His pianos were selling all around the country because of the number of instruments they had inside of them, which if played right could sound like an entire band. While he was successful with this line of automatic pianos, he wanted to stay right on the cutting edge of what was next in the music industry. In 1927 he discontinued the manufacturing of pianos and retooled his factories for making the new coin-operated phonograph.
Seeburg would continue to change, and develop their inventory and in 1928 he was one of the first manufacturers of the multi-select jukebox which was known as the “Audiophone”. The jukebox was a heavy 8-selection box that had pneumatic control valves which made it half nickelodeon and half phonograph. The sales of this never reached astronomical numbers, however they were enough to let Seeburg realize that he was onto something: The more music the machine could play, the better. By the 1930’s Seeburg was in his late 60’s and handed the company over to his son Noel, who reorganized the business to better compete against Wurlitzer and Rock-ola. If you ever get to see the Jukeboxes the Seeburg Co. created from 1940, to World War II, you’ll understand why these are such collector’s items still today.
Even through all that success, it wasn’t until 1949 when the Seeburg company would change everything we knew about the Jukebox history. Up until this time, with 78 rpm records the standard, only 10 to 24 selections could be played on one machine. That is, until Seeburg debuted the Select-O-Matic jukebox which held up to 50 records front and back, meaning that it could play 100 different songs. For those of you doing math at home that’s four-times greater than previously available. They weren’t done there however, because in 1950 they introduced the first commercial jukebox designed to play the then-new 45 rpm records. 5 years later they increased the number of records from 50 to 100, eventually settling on 50 or 80 per machine after 1958.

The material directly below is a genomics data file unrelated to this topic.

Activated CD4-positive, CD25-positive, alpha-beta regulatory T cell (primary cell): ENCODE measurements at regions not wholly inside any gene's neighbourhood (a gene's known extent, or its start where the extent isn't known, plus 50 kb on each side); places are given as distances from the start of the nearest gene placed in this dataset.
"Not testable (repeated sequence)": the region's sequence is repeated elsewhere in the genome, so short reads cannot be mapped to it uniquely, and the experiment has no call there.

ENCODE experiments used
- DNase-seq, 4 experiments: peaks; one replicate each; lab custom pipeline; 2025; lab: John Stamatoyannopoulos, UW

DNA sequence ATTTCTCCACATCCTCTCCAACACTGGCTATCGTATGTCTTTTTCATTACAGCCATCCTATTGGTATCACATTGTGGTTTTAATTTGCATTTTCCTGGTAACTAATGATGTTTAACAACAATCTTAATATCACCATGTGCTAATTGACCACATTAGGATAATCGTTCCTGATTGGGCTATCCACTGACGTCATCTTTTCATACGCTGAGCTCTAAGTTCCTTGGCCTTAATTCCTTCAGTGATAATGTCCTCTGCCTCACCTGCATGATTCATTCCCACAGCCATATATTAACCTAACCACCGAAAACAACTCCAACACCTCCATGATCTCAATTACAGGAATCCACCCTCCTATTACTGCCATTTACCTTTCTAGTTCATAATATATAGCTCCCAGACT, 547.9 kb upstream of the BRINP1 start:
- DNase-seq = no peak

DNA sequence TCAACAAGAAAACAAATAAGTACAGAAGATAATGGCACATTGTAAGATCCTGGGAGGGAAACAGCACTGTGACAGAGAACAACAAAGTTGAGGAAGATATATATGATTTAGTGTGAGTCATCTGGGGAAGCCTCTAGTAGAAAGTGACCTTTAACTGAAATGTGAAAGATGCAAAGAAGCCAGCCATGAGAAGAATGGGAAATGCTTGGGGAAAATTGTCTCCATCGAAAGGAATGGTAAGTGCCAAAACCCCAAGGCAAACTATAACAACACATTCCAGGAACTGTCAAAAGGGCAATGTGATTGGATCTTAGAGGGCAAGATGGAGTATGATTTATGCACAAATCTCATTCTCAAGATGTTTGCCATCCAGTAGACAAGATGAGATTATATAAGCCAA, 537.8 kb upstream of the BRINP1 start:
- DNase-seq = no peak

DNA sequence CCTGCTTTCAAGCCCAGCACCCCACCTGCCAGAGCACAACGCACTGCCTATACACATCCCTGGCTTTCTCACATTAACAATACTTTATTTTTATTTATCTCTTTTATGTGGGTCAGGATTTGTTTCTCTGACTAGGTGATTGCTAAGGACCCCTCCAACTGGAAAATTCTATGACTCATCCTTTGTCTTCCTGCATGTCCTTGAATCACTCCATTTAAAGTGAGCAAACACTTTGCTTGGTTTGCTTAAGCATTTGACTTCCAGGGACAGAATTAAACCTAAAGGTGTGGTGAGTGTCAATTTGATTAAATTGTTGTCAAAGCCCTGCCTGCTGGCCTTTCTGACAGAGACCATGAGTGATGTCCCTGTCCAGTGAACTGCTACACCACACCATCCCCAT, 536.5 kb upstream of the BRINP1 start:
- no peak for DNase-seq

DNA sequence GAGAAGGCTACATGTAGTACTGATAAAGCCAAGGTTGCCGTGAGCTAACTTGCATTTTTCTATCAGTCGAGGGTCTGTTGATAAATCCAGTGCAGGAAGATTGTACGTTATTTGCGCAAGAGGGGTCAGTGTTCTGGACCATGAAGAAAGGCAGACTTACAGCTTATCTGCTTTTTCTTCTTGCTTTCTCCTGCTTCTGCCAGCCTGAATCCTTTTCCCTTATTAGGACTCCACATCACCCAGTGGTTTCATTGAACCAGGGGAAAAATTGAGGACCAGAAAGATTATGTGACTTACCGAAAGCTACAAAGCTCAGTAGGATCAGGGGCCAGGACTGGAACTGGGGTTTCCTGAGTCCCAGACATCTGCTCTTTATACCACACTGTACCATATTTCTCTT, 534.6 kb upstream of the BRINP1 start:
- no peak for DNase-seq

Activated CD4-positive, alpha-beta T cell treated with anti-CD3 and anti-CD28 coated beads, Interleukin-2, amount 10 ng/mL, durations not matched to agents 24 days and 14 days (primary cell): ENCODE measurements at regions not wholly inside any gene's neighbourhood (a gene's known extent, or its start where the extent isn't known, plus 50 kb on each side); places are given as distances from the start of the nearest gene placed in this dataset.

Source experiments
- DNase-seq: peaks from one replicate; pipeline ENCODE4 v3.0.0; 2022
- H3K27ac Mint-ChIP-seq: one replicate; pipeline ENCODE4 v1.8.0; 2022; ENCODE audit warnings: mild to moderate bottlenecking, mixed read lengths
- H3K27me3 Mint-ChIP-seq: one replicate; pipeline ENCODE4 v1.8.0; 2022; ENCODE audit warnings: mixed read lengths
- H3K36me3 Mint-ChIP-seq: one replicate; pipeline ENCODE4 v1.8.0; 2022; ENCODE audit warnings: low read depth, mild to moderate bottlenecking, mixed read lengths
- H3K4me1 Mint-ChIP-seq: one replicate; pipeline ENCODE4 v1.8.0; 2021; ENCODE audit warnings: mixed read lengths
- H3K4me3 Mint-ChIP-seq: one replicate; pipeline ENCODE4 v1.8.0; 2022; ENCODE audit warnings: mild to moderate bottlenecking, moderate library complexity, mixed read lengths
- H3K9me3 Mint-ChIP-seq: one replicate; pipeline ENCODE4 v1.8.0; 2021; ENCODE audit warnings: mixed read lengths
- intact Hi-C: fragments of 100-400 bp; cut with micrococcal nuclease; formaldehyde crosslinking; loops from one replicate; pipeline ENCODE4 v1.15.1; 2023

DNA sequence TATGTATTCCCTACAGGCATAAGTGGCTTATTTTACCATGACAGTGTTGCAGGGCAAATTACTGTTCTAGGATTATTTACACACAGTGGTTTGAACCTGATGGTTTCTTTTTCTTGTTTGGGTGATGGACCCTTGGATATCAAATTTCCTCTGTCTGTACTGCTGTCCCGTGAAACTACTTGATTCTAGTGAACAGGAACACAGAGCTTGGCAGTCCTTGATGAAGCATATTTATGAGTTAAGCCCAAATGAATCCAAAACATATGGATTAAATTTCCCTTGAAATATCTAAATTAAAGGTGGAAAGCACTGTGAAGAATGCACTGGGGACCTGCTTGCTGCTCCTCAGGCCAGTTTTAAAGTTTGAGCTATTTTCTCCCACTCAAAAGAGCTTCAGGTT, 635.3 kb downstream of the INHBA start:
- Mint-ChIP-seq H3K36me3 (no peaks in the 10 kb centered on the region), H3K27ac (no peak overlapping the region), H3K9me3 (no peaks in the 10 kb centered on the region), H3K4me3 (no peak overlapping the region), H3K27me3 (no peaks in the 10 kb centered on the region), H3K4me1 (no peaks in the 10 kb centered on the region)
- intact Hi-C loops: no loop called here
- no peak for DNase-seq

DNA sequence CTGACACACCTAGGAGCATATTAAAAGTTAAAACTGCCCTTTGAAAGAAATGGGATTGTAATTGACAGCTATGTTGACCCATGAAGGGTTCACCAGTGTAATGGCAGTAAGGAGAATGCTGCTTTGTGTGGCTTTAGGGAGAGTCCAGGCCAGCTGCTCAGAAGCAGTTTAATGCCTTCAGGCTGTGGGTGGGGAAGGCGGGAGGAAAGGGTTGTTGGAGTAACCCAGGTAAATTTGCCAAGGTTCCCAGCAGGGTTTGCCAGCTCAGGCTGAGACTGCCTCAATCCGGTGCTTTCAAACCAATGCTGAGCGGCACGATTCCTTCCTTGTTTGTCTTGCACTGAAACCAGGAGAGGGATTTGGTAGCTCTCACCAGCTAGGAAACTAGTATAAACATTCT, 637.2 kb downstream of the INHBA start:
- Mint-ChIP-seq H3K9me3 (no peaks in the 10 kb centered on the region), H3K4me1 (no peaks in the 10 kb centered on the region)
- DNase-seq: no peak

The machine for sale today, is the Seeburg Stereo Showcase which was created in 1966 and 1967, and features the same mechanism it did back then which stores the records in a linear magazine and plays them vertically clamped to a flywheel turntable. The record that you selected is then pushed forward from behind, clamped in place, and played. In the 1950’s the user could see all this magic or science, whichever you prefer, however in the later years they decided to add visuals and graphics that covered up what was happening inside the machine.
As the years moved on, and music became much easier to access at home Seeburg was faced with debt and a declining market. The company went bankrupt in 1979, and was completely dissolved by 1980. The name Seeburg found its way throughout the music industry several more times, including CD Jukeboxes, however those never took off. Today however, I think that Justice P. Seeburg could find some solace. I mentioned that his later motto was the more music the better, and I mention that because as of 2017 the Seeburg 1000 website continually livestreams the best of the Seeburg 1000 Background Music Library recordings. I’m listening to it now, January 2019, and let me tell you…it takes you back.